Charles Irwin Weiner (1931–2012)
Charles Weiner, the director of the Center for the History of Physics from 1965 to 1974, passed away on January 28 of this year. He was 80.
Charlie, as he was known to his friends and colleagues, was one of the most prolific contributors to the Oral History Collection in the Niels Bohr Library. From 1962 through 1978, he contributed over 75 oral histories, with well over 125 individual interview sessions, with a wide range luminaries from the “Golden Age” of physics, including J. Robert Oppenheimer, Otto Frisch, Nevill Mott, James Chadwick, John Cockcroft, John Wheeler, Walter Brattain, George Gamow, Melba Phillips, Eugene Wigner, Ed McMillan, Maurice Goldhaber, Hans Bethe, Felix Bloch, Luis Alvarez, and many others.
The transcript of one of Weiner’s most important interviews, five sessions with Richard Feynman, has recently been digitized and put online at the AIP history website (visit http://aip.org/history/ ohilist/ and search for Feynman). The sessions date from March 1966 through February 1973, and have been long-valued by Feynman researchers, as they are one of the rare interviews of this sort that the scientist gave. In one exchange from the Feynman interview (later made more famous by Feynman biographer James Gleick), Weiner and Feynman had an insightful sparring about the difference between the idea of notebooks as “records” of work or as “work” in and of itself (emphasis added):
Weiner: We’re starting again and the break was a very rewarding one because we dug up four notebooks. For a minute let me just describe them. These are loose-leaf notebooks with each page containing your work, everything that you asked yourself. It is almost in a first person diary form asking yourself questions and then setting out an agenda for work, indicating you spoke to so-and-so today and you got this idea and then you want to pose yourself a certain agenda and then tackling it. Each page is dated. Some pages have a later date on them because you have gone back to them and said, well, this problem didn’t work out or it was solved in terms of the work done on June 5, 1968 or incorporated into that. And so this represents the record of the day-to-day work.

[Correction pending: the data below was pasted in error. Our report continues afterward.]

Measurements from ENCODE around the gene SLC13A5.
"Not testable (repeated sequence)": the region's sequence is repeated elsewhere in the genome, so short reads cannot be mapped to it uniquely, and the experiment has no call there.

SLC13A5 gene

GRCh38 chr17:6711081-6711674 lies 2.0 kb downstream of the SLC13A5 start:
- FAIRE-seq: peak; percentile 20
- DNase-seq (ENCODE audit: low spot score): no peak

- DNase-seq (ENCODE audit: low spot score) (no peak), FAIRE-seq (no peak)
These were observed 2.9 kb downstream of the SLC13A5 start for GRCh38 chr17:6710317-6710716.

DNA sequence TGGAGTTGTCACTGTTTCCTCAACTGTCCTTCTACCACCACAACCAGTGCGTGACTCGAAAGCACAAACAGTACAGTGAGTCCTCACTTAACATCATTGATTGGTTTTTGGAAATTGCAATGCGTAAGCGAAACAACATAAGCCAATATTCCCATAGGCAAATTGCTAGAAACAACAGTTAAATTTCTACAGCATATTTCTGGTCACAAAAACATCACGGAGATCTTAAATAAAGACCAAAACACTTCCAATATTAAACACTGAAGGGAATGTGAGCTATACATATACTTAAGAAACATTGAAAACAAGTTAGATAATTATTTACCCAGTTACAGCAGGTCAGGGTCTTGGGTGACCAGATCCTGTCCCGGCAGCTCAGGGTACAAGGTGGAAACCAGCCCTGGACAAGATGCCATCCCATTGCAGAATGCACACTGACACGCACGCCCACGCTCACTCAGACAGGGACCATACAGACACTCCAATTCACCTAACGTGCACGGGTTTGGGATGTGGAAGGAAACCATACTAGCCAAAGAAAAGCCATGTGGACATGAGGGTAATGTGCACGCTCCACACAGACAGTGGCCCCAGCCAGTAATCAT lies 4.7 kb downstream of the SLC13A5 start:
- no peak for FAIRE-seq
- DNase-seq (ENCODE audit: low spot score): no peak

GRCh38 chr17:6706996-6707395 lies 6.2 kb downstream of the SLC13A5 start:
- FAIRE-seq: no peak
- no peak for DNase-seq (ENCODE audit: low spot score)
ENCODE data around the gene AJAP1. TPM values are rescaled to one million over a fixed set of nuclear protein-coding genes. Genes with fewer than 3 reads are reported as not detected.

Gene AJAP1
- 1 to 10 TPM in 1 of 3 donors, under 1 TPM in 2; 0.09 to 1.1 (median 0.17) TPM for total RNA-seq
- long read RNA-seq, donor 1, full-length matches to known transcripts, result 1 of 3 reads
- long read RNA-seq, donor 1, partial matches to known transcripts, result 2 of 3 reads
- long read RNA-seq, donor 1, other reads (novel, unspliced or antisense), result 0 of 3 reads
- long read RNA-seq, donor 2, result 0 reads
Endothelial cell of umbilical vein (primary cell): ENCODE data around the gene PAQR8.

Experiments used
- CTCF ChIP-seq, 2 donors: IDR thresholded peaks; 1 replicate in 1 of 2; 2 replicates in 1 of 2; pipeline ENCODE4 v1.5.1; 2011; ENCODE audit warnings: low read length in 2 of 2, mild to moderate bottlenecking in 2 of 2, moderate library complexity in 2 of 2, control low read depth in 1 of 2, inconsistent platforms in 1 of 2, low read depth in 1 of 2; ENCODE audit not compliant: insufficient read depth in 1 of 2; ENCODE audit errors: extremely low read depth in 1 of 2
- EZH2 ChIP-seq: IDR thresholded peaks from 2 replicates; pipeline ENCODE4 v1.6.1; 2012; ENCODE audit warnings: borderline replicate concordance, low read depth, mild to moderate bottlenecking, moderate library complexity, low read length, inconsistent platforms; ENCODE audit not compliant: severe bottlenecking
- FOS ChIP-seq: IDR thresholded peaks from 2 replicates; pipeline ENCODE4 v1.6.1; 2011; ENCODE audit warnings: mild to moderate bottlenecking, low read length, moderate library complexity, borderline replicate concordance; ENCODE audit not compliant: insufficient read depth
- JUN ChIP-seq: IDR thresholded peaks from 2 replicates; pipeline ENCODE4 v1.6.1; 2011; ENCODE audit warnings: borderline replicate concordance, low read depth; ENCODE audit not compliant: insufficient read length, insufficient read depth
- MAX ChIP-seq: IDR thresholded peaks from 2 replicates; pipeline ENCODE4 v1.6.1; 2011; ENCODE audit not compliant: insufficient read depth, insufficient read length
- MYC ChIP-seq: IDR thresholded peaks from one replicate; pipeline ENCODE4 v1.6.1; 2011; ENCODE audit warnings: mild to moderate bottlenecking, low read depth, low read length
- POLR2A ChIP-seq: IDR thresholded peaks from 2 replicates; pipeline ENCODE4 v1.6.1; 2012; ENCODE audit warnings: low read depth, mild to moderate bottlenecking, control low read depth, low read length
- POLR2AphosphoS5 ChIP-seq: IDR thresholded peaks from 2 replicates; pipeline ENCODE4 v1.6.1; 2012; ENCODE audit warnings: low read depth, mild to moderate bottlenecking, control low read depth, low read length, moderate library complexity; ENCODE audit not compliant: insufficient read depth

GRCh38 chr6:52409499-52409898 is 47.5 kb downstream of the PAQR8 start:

Feynman: I actually did the work on the paper.
Weiner: That’s right. It wasn’t a record of what you had done but it is the work.
Feynman: It’s the doing it — it’s the scrap paper.
Weiner: Well, the work was done in your head but the record of it is still here.
Feynman: No, it’s not a record, not really, it’s working. You have to work on paper and this is the paper. OK?
One of Weiner’s most famous and lasting historical contributions was as the co-editor (with Alice Kimball Smith) of the letters and recollections of J. Robert Oppenheimer, “father” of the atomic bomb. Published by Harvard University Press in 1980, the volume has been a definitive source for scholarly and popular insight into the evolving personality of the enigmatic Oppenheimer.
Smith and Weiner’s volume, though, also had an effect on the Oppenheimer family. In April 1980, J. Robert Oppenheimer’s son, Peter, wrote to Robert’s brother, Frank, using the recently-published volume as a pretext:
My Dear Uncle, The excuse for this letter – for writing it – might as well be the formal one. But really, my inspiration is quite different. Alice has sent me her volume. [The Smith-Weiner book.] Probably you have it too. The way I figure it, since my father went on so often @ such great length about missing you, I should be entitled to one such claim; to make it, & to agitate for a little time together, to say hello, is the purpose of this note.
The letter is kept in the Frank Oppenheimer papers in the Bancroft Library at the University of California, Berkeley. A copy is available on the web version of this newsletter (http://aip.org/history/ newsletter/).
Weiner did undergraduate work in metallurgy at the Case Institute of Technology, graduating in 1960, and received a Ph.D. in the history of science and technology from there in 1965.
After directing the Center for History of Physics, he took a position at the Massachusetts Institute of Technology as the director of the MIT Oral History Program. He was also involved with the Science, Technology, and Society Program at MIT, and remained active in the field of history of science until his death.